“It’s not just you, Gary. Those of us that exist at the upper reaches of power like to step in during the monster surges but this time the challenges are greater. There are few of us and so many in need. We’ve taken it upon ourselves to recruit people we feel are responsible and capable enough to help where they can.”
“You could have just asked.”
“Could I? I found you through your sword, Gary, and that sword told a story. It wasn’t the story of a man ready to help. You had to see, to remember who you are.”
“And who is that?”
“Someone who cares enough that losing people can break him.”
Five swords were floating in the air. Glowing yellow with heat. Like a symphony conductor, Gary waved his arms and they descended into the water troughs waiting below them.
“There are advantages to silver-rank,” he muttered to himself. He had held an instinctive aversion to using monster cores, but he knew he was never going back to adventuring. More than a year of travelling between remote villages and fortress towns, shoring up their defences had confirmed it. He could do far more swinging a hammer in a smithy than he could swinging one at a monster.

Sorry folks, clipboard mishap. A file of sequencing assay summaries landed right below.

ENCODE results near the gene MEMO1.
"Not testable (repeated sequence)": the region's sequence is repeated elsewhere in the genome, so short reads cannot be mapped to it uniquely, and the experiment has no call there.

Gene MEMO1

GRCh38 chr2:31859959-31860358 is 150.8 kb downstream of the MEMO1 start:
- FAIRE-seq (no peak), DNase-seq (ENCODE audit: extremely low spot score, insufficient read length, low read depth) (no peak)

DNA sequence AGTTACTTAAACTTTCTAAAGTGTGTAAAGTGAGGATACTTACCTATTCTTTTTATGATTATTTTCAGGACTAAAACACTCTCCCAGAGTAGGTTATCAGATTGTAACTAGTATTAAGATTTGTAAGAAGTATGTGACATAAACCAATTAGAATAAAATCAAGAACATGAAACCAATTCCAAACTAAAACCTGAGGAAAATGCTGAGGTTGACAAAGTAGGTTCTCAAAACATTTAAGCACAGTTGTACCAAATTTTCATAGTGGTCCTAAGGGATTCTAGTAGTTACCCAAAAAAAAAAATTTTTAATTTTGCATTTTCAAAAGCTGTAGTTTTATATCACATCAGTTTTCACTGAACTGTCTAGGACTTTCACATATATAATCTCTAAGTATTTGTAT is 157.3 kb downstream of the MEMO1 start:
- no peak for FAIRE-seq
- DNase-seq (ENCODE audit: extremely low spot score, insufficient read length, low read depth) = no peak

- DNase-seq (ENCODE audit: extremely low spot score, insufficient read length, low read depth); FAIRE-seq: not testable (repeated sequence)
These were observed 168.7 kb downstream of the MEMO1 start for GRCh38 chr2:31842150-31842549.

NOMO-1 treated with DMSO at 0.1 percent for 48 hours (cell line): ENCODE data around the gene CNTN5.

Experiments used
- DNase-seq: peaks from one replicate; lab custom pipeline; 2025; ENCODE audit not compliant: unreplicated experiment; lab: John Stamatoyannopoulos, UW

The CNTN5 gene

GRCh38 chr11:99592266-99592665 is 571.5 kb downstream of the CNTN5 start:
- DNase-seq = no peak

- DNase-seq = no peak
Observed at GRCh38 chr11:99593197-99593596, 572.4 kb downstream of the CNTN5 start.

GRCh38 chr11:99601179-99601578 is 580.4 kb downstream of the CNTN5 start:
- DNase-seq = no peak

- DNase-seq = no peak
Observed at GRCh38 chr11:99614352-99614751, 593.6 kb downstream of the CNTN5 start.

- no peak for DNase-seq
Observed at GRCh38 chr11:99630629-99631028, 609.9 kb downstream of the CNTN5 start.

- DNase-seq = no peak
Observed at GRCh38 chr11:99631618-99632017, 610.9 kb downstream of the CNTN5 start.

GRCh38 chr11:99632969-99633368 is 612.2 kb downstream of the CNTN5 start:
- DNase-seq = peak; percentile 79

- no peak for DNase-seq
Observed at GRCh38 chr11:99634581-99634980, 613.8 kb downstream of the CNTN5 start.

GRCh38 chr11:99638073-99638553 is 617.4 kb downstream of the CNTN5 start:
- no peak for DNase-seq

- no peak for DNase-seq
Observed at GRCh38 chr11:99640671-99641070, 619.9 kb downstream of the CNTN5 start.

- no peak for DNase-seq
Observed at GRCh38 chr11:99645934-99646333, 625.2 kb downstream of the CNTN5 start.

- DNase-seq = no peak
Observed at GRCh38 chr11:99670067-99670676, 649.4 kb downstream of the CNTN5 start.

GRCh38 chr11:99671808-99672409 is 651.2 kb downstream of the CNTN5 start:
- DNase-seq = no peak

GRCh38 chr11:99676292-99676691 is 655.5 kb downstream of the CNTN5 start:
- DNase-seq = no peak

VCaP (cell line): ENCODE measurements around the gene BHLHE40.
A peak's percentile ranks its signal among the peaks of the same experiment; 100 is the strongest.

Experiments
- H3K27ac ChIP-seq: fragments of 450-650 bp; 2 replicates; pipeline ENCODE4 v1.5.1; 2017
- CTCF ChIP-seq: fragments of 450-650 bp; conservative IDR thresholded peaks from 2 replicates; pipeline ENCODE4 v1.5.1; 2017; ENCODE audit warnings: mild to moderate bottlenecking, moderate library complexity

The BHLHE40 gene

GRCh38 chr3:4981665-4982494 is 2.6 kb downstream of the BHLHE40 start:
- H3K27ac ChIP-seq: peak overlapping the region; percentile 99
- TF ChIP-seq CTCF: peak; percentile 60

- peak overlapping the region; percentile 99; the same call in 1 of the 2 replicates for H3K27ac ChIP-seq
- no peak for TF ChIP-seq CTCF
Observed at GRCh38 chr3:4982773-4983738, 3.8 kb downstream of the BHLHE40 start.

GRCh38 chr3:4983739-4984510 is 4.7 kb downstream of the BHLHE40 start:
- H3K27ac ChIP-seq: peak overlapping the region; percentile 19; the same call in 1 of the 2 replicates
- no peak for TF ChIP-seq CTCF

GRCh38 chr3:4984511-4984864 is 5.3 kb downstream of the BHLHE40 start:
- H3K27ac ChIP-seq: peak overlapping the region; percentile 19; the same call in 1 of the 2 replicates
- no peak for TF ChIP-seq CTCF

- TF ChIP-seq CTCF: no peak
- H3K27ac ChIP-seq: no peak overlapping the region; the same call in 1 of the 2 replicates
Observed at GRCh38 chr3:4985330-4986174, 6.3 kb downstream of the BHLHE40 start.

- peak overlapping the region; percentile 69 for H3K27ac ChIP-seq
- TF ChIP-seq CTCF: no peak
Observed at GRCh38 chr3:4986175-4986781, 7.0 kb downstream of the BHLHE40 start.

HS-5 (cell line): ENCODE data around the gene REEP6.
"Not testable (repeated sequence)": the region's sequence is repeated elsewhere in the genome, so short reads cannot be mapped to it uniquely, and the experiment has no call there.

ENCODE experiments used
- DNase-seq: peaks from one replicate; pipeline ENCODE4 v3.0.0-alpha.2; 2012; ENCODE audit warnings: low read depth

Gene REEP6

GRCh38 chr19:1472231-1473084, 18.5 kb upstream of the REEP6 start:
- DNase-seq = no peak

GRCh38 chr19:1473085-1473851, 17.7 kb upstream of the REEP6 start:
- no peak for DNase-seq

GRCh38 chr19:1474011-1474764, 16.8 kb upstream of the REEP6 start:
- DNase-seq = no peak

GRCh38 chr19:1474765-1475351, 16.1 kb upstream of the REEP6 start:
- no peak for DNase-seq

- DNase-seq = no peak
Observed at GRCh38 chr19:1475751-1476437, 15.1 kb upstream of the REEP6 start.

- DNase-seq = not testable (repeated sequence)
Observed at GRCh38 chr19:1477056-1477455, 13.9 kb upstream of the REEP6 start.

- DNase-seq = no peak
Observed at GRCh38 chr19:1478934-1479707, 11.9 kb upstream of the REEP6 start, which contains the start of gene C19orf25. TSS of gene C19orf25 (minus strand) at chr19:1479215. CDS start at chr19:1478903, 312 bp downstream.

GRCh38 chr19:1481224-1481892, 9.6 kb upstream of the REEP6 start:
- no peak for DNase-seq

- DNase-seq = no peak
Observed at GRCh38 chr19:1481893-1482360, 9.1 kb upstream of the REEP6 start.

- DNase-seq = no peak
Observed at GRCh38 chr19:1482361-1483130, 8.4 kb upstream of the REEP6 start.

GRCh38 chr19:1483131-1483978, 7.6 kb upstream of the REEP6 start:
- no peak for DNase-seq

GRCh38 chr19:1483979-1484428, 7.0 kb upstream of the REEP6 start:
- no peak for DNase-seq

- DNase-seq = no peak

That was not to say that he hadn’t taken up his war hammer. Monsters had no interest in waiting for his work to be done before striking at towns, villages and homesteads.
Gary finished the last of his work, nodding with satisfaction. This last batch of swords marked the end of another village's worth of work and it would be time to move on. He placed the swords in a crate that he easily shouldered before heading out of the smithy.
The little elf girl clamped onto Gary's leg like a limpet. He plucked her off by the back of her tunic and held her out, arms and legs wheeling.
“Hmm,” he said sternly. “I seem to have developed an unseemly growth on my leg.”
The elf girl’s mother came along and took her little girl.